Francis Willis ran a private asylum in Lincolnshire and became a national celebrity after treating King George III during his famous ‘madness’. Originally a clergyman who had trained at Oxford, Willis was awarded a medical degree aged 41. However, his skills came mainly from experience, not study. Despite this he became a pioneer of moral treatment.
In December 1788 Dr Willis was summoned to treat George III. The King recovered and on 26 February 1789 the doctor's report from Kew described 'an entire cessation of his Majesty's illness'. Willis' reputation immediately soared and he became a national celebrity. He received a salary of £1,000 a year for 21 years. The writer, Fanny Burney commented in 1789 that 'Dr Willis is a man of ten thousand; open, honest, dauntless, light hearted, innocent, and high-minded: I see him impressed with the most animated reverence and affection for [the King]; but it is wholly for his character, - not a whit for his rand’.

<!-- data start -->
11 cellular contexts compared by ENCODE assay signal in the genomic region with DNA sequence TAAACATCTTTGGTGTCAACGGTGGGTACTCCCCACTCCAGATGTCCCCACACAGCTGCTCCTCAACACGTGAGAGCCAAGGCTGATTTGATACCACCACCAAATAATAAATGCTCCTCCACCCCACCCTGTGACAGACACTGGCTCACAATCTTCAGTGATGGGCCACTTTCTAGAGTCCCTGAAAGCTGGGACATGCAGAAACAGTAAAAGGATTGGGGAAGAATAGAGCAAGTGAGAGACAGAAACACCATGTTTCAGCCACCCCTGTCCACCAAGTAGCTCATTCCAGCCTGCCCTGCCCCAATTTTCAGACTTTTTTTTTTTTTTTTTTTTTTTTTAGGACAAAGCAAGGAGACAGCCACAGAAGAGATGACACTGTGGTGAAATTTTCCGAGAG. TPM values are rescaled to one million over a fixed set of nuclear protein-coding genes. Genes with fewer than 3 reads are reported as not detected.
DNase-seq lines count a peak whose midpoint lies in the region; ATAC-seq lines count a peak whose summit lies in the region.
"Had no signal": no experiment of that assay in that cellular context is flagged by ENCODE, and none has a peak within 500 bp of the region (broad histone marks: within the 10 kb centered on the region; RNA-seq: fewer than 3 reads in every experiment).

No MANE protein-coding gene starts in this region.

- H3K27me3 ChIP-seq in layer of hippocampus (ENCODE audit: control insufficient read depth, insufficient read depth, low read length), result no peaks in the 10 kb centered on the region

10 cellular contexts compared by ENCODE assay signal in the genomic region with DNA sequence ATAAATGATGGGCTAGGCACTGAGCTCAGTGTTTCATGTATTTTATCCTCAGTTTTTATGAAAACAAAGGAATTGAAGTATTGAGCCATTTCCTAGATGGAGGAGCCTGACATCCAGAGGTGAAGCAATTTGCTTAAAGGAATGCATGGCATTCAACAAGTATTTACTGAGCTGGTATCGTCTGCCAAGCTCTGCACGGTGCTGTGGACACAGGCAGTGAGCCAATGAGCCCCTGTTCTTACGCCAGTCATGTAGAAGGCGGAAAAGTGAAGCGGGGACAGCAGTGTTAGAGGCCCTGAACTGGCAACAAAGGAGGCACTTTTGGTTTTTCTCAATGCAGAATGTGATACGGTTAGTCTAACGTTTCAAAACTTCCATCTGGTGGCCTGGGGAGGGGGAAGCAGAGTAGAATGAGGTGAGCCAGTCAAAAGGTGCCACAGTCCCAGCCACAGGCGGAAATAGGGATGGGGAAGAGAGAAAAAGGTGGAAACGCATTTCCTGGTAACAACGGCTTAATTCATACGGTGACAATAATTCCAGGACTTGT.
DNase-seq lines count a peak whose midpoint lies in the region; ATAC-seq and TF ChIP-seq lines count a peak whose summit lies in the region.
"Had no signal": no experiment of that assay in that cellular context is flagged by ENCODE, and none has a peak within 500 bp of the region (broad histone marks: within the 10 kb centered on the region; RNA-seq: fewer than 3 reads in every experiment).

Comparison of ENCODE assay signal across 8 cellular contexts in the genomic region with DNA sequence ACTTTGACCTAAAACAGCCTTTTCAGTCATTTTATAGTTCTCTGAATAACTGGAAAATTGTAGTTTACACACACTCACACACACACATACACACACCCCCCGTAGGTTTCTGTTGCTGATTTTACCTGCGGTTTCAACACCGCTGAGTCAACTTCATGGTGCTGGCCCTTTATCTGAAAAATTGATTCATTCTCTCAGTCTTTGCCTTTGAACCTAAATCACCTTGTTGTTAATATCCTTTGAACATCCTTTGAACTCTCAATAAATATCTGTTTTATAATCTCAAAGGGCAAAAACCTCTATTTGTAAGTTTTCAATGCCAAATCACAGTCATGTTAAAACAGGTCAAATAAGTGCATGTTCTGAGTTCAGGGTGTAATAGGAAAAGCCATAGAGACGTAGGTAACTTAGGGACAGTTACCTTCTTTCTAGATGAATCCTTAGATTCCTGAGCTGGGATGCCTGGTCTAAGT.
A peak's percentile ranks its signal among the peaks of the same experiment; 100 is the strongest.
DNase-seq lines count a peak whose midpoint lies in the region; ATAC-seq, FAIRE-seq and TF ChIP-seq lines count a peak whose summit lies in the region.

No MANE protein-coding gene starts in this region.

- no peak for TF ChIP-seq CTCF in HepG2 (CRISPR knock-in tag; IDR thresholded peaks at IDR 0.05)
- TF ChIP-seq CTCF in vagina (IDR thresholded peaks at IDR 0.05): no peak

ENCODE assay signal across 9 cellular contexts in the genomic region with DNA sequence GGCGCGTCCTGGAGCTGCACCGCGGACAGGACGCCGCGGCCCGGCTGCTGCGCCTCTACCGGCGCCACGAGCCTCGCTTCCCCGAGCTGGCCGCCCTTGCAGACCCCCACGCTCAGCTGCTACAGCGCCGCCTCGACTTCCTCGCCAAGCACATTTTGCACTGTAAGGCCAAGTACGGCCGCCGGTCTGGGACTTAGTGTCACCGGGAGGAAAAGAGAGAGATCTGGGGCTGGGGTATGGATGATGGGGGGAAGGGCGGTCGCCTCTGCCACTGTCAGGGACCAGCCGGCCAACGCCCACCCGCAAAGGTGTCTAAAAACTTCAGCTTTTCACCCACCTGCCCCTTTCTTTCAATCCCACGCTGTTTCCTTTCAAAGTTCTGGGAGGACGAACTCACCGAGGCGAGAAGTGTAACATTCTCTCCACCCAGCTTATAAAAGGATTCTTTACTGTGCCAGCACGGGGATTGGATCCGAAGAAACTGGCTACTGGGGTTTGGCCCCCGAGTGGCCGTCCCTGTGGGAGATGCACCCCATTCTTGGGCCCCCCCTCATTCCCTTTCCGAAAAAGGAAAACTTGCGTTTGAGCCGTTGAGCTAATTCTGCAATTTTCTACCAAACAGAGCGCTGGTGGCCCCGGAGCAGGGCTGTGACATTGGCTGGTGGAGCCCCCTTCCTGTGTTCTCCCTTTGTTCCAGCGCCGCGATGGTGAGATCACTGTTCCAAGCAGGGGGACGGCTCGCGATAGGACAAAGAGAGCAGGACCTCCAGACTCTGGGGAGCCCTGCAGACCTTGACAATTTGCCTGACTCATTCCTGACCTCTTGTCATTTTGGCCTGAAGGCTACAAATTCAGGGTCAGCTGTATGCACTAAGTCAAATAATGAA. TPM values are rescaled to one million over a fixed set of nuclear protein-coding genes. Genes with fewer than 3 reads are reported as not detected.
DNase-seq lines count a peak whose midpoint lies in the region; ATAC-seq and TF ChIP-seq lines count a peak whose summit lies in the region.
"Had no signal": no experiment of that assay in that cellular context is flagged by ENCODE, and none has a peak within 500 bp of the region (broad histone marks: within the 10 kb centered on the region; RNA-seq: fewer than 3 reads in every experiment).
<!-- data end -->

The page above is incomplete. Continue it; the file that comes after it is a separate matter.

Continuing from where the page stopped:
A lively portrait of Willis by John Russell, after which the present miniature derives, was painted in his hour of triumph and is in the National Portrait Gallery (NPG 2186). The present miniature's corresponding preparatory drawing by Henry Bone, dated 1807, see above, is in the National Portrait Gallery (inv. no. NPG D17616). It is inscribed 'Dr Willis for Mrs Willis / March 1807', suggesting that the present miniature was commissioned by Dr Willis' second wife, Mrs Storer, a few months before her husband passed away. Little is known about Mrs Storer, however she is recorded as a grace and favour resident in Apartment 7, Suite XIX at Hampton Court Palace between July 1782 and March 1808 (see S. Parker, Grace & Favour: A Handbook of who lived where in Hampton Court Palace 1750 to 1950, Surrey, 2005).